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What Drove Adidas’ ‘Strong’ Q3 Rebound

Following a 317 million euros ($373 million) net loss in the second quarter, Adidas saw a “strong recovery” in Q3 with third-quarter top- and bottom-line results close to prior year level.

In a Nutshell: With more than 90 percent of its own-retail stores operational—most of which had been closed for several weeks during the second quarter—Adidas recorded a strong sequential revenue improvement in Q3. The company said store traffic continued to improve yet remained significantly below prior year levels. At the same time, though, conversion rates stayed elevated as consumers who visited stores had a clearer buying intent, it added.

Despite the consistently high store operating rate, growth in Adidas’ e-commerce channel continued at a currency-neutral rate of 51 percent, accompanied by a strong increase in full-price sales. The company’s overall direct-to-consumer business grew 13 percent in currency-neutral terms and made up 35 percent of total sales in the third quarter.

Adidas said its wholesale business also improved sharply yet remained below the prior year level. This in part reflected a “disciplined stance on shipments in light of the prevailing uncertainties related to the global coronavirus pandemic,” it added.

Inventories increased 27 percent year over year to 4.676 billion euros ($5.52 billion), reflecting the lower-than-expected product sell-through driven by broad-based store closures during the first half of the year and below-average traffic. Inventories decreased 10 percent, or more than 500 million euros ($590 million), from the end of Q2, as Adidas’ inventory normalization progressed “according to plan.”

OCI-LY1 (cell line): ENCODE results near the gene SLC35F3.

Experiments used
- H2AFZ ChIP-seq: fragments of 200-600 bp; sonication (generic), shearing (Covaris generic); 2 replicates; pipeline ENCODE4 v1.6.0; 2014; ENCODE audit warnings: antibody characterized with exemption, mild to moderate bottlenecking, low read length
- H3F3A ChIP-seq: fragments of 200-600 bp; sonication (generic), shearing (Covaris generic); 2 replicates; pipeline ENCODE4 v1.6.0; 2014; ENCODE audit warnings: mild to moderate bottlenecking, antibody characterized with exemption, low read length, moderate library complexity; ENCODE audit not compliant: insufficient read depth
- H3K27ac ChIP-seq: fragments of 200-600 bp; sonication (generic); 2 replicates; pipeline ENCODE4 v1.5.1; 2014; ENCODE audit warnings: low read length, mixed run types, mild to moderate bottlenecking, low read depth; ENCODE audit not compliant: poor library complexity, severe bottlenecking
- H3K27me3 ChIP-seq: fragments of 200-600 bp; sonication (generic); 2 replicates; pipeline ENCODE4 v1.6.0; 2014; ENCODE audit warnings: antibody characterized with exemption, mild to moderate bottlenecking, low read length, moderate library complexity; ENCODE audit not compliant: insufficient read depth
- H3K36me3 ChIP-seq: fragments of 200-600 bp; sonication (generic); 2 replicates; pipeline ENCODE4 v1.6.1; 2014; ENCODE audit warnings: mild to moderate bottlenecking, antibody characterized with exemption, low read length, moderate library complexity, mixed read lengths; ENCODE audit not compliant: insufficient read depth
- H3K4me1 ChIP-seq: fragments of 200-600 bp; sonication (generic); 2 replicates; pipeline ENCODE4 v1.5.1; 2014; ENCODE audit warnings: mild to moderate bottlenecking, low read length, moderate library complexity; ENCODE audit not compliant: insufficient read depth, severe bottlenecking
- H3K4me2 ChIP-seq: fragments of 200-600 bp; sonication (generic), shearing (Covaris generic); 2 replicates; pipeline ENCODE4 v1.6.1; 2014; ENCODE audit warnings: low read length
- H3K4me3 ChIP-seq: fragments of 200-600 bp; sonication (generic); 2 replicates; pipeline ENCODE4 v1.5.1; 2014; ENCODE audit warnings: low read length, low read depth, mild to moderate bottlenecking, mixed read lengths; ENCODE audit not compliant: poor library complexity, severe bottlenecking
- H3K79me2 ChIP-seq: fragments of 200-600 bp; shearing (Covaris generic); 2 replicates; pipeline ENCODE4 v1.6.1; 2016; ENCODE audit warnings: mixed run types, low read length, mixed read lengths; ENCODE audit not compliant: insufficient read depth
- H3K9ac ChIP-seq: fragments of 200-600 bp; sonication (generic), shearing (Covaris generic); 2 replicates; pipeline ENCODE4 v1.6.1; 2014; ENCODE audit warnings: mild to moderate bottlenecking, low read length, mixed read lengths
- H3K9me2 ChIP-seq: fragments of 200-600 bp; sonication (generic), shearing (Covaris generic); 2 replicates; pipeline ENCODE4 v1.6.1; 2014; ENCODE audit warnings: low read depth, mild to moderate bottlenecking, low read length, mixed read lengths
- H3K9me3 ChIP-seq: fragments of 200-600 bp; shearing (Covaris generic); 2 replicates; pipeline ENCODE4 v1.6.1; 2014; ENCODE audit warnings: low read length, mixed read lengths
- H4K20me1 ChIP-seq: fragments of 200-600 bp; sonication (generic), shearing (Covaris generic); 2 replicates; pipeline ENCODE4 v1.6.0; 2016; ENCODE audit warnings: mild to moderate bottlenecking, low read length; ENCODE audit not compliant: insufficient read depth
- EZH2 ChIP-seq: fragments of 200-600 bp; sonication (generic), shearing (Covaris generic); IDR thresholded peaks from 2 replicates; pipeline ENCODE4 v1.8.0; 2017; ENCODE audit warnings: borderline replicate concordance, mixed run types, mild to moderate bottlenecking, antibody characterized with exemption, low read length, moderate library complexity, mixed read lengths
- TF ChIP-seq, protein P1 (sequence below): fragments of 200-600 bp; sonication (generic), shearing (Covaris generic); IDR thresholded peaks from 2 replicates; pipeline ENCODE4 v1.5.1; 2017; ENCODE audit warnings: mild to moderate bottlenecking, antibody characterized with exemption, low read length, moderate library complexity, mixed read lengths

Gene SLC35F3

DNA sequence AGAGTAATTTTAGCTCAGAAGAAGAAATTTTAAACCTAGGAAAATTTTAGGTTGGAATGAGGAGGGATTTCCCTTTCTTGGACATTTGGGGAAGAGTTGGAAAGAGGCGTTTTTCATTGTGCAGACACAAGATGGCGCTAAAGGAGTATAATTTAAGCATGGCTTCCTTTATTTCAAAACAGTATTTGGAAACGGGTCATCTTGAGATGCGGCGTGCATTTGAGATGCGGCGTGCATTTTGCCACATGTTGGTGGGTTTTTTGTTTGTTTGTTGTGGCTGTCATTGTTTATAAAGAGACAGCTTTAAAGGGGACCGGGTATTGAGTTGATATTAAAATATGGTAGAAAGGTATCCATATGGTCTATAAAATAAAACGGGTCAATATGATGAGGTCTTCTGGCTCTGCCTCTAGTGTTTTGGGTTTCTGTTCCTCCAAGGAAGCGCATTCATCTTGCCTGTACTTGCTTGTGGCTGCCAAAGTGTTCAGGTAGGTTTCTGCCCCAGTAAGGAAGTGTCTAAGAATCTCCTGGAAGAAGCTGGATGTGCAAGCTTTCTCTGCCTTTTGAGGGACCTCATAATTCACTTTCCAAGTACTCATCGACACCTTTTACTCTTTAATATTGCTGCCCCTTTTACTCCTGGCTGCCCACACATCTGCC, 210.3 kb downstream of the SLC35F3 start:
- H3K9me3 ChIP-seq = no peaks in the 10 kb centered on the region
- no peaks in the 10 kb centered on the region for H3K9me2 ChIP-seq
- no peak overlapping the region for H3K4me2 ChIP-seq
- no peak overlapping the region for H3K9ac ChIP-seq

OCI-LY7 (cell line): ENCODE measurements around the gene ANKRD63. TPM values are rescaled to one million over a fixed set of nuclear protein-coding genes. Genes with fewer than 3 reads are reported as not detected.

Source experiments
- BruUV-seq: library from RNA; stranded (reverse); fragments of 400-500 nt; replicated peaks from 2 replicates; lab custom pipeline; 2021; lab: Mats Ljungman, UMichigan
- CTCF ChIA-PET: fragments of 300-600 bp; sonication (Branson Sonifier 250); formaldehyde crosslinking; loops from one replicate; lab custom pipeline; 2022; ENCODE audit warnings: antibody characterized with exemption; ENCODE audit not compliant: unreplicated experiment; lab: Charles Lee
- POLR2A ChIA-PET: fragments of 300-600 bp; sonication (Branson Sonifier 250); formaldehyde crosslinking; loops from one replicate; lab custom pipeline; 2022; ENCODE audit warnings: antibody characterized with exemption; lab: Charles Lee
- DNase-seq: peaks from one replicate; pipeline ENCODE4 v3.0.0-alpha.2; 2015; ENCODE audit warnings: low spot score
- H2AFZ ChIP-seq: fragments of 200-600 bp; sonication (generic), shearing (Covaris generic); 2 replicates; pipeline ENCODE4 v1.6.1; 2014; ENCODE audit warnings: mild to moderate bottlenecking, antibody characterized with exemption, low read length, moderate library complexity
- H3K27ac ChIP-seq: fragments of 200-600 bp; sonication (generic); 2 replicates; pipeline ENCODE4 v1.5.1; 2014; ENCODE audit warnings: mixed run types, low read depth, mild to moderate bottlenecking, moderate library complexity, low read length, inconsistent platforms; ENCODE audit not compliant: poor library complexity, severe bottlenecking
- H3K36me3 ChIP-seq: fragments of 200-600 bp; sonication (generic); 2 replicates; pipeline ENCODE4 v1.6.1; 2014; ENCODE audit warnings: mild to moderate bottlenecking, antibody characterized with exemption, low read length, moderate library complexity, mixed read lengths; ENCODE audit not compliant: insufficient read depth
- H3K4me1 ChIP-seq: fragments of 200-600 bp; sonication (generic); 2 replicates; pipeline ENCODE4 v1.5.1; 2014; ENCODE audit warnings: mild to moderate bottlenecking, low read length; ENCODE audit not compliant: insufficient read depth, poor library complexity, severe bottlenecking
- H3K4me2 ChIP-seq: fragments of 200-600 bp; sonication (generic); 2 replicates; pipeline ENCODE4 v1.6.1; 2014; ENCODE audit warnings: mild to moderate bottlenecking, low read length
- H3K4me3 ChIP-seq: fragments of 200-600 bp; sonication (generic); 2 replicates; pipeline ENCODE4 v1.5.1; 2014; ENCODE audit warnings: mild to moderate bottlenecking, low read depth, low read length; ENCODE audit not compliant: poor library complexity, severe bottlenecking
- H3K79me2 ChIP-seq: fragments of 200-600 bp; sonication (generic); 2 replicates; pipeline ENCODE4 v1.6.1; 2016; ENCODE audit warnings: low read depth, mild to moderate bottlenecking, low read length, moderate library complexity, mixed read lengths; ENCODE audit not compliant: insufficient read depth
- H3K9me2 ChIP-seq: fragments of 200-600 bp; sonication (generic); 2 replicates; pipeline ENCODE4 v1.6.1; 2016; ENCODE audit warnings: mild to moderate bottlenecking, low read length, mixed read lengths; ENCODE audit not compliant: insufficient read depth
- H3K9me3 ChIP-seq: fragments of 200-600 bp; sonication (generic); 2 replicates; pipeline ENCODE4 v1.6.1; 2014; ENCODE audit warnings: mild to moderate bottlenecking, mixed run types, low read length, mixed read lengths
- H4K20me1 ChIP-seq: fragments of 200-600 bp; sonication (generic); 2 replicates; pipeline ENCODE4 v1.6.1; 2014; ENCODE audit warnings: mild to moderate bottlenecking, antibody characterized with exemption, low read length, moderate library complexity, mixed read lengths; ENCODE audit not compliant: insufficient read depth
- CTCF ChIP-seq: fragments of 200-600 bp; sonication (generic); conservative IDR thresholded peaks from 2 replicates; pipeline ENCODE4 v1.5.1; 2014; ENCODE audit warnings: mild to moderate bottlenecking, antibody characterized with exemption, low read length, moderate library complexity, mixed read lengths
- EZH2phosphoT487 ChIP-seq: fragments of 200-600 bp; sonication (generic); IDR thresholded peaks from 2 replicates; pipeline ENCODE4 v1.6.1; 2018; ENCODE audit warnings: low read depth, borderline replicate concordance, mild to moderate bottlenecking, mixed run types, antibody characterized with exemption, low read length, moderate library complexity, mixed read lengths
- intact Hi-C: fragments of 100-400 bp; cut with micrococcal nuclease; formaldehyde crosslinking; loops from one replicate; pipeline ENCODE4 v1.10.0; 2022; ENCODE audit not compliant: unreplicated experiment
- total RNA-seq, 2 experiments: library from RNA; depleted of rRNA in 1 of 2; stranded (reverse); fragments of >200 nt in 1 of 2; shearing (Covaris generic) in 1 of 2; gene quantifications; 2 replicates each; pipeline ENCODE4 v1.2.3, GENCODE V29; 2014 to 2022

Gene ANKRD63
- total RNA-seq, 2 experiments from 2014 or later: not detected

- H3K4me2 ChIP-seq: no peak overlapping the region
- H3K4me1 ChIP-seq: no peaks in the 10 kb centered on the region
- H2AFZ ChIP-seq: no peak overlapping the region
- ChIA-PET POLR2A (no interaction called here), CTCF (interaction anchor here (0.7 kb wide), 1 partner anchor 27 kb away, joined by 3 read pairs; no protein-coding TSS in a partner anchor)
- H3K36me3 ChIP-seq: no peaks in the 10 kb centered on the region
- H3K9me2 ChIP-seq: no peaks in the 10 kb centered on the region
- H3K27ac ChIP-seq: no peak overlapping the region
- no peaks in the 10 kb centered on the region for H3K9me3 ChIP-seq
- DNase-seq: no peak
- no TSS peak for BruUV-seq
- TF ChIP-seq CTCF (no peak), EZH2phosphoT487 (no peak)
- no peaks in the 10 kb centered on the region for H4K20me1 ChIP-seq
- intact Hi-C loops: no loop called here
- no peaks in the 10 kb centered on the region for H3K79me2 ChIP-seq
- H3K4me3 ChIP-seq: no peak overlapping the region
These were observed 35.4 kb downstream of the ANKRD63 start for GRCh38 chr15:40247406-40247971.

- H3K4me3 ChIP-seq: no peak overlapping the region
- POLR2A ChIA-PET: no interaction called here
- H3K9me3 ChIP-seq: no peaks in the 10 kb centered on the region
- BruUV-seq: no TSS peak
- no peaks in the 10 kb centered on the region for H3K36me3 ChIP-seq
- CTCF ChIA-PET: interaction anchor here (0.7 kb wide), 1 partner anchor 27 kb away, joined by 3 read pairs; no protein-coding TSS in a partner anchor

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Cash and cash equivalents were up 37 percent from the prior-year-period—down 18 percent from the previous quarter—from 2.349 billion ($2.77 billion) to 3.224 billion ($3.81 billion). The rise came largely from effective short-term measures, the utilization of credit lines and the issuance of bonds. These measures offset the decrease in cash generated from operating activities due to the unfavorable underlying development of sales and operating working capital. Net debt amounted to 1.092 million euros ($1.29 million) at the end of the first nine months, compared to net cash of 342 million euros ($404 million) as of Sep. 30, 2019.

Looking ahead, Adidas said uncertainties remain regarding the further development of the coronavirus pandemic. The rising number of cases in several major markets have led to new lockdown measures, pruning its open-store rate to 93 percent from 96 percent at the end of September.

Net Sales: In total, Q3 revenues dipped 3 percent in currency-neutral terms. Sales at the Adidas brand declined 2 percent, while Reebok revenues slid 7 percent.

Adidas reported a sequential recovery compared to the second quarter in all market segments. Currency-neutral sales rose in by 4 percent in Europe and 11 percent in Russia and the Commonwealth of Independent States.

In North America, Adidas recorded a slight decline of 1 percent despite positive sales growth over the first two months of the quarter as stimulus checks temporarily propped up consumer spending.